Sony // 1982 // 602 Minutes // Not Rated
Reviewed by Judge David Johnson // November 8th, 2006
You take the good. You take the bad. You take them both. And there you
The Facts of Life.
Mrs. Garrett (Charlotte Rae) and the girls log in another round of valuable life lessons and knee-high socks. What pointed misadventures are in store for us this season? Lots, not the least of which is Tootie's recruitment into a stable of New York City hookers by a pimp.
At the elite all-girl's boarding Eastland School, Mrs. Garrett lords over the school cafeteria and her crack squad of lunch helpers: Blair (Lisa Whelchel), Natalie (Mindy Cohn), Jo (Nancy McKeon) and Tootie (Kim Fields). When they're not bussing tables or scraping the gum of the underside of trays, the girls are learning some hard-hitting lessons.
Here's the season three menu:
* "Growing Pains"
* "Fear Strikes Back"
* "A Baby in the House"
* "A Friend in Deed"
* "Front Page"
* "Give and Take"
* "Sweet Sorrow"
* "From Russia With Love"
* "Dear Me"
* "Cousin Geri Returns"
* "Green-Eyed Monster"
* "The Americanization of Miko"
* "The Marriage Brokers"
* "The Four Musketeers"
* "The Affair"
* "New York, New York"
* "Kids Can be Cruel"
* "Mind Your Own Business"
* "The Academy"
* "Jo's Cousin"
* "Read No Evil"
When I was young, I had a recurring dream that Mindy Cohn was chasing me in a motel, dressed up as a superhero. Oh how that nightmare tormented me! There are only two things I can extrapolate from this: 1) there was a lot of lead paint in my bedroom, 2) I watched may too many Facts of Life reruns. I can see number one, but after wading back into the misadventures of Garrett and the girls, I'm unsure of what I found so engrossing about the show way back when.
Facts of Life is as heavy-handed and moralizing a sitcom as you'll ever see, where the genres of comedy and drama blend together to form a genre that makes you feel awkward. The textbook plays for episodes usually go something like this: jokes/jokes/big dramatic cliffhanger at the commercial break/jokes/jokes/drama/overzealous applause. When we reach the moral of the episode, which usually eats up the last five minutes or so, it's full-on melodrama, with the occasional laugh tossed in to relieve some pressure. And while that setup's certainly not alien to similar sitcoms, Facts of Life earns an honorable mention for its heavy-duty subject matter. This season, the girls tackle the Ku Klux Klan, Freedom of Speech, Tootie's obsession with Jermaine Jackson (yes!), the treatment of people with disabilities, antiquated Russian anti-feminism, immigrant assimilation, nerd tolerance, parental infidelity, yellow journalism, and -- the pinnacle of the season -- hooker recruitment. Thankfully, Mrs. Garrett is always at the ready to dispense some much-needed advice and guidance.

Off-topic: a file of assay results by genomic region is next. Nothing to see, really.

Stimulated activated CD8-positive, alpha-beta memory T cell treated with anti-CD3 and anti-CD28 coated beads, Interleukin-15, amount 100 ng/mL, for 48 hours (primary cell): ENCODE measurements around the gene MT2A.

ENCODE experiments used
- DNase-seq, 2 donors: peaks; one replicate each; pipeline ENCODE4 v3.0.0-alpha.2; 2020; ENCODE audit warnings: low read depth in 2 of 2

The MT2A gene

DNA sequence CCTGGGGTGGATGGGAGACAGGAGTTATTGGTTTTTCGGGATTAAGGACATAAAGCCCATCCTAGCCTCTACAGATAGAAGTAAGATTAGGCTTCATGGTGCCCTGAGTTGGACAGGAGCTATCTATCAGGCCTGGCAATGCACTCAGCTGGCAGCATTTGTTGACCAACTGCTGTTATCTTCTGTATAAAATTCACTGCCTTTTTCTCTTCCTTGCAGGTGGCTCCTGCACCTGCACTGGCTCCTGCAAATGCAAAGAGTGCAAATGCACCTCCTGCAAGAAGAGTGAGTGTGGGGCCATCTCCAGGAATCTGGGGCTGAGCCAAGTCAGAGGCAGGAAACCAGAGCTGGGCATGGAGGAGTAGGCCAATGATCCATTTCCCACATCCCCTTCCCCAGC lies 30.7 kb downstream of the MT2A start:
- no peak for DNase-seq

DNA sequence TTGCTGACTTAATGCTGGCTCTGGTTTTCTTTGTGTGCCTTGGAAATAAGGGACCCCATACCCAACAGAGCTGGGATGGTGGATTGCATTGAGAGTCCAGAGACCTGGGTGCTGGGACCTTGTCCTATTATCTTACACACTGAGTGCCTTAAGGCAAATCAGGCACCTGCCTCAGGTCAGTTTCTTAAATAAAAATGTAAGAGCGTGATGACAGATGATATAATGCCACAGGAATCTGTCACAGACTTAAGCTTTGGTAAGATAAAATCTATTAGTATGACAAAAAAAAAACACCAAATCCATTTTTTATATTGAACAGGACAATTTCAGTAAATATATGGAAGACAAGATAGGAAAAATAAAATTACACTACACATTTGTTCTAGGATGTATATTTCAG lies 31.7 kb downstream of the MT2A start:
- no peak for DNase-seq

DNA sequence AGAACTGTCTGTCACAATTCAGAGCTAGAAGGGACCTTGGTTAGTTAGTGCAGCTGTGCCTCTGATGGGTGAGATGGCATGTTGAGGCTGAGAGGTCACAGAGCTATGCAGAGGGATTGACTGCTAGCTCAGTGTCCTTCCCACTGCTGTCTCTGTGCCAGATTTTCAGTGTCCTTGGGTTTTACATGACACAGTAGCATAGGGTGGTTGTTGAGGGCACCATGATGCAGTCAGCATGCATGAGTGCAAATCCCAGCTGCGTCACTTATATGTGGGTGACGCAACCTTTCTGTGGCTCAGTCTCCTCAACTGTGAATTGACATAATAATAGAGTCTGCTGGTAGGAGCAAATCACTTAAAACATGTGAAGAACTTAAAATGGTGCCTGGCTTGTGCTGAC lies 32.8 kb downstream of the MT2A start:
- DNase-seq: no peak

It's all very uneasy, especially those long climactic stretches, where you can audibly hear the live studio audience growing restless and uncomfortable. That kind of melding of comedy and drama may have been the norm back then, but the simple truth is, this sitcom formula is dated. Worse, the object lessons are dated, too. Really, who gives a crap about book banning any more? And when was the last time you knew someone who almost "accidentally" ended up in a pimp's ho train? The comedy writing is okay I guess, though the wit is diminished by an audience that gets too into it (I can't stand those vigorous applause rounds at the commercial break) and the fact I've been spoiled by Seinfeld, Curb Your Enthusiasm and Arrested Development, shows that really know how to make a person spew corn flakes in a fit of laughter.
Here's the honest truth: The Facts of Life season three has ceased to be relevant, offering only a jog through Memory Lane and some inadvertent laughs at the sight of Kim Fields going psycho over frickin' Jermaine Jackson.
A typical economy presentation by Sony for these old-school TV sets: full frame, 2.0 stereo and no extras.
I guess I'm heartless, but playful reminiscence isn't enough reason to shell out money for an antiquated TV series. Unless, of course, that series included high-tech battle helicopters. Sadly, no high-tech battle helicopters in The Facts of Life.
The accused is run over by Jo's motorcycle.
Review content copyright © 2006 David Johnson; Site layout and review format copyright © 1998 - 2014 HipClick Designs LLC
Scales of Justice
* Full Frame
* Dolby Digital 2.0 Mono (English)
Running Time: 602 Minutes
Release Year: 1982
MPAA Rating: Not Rated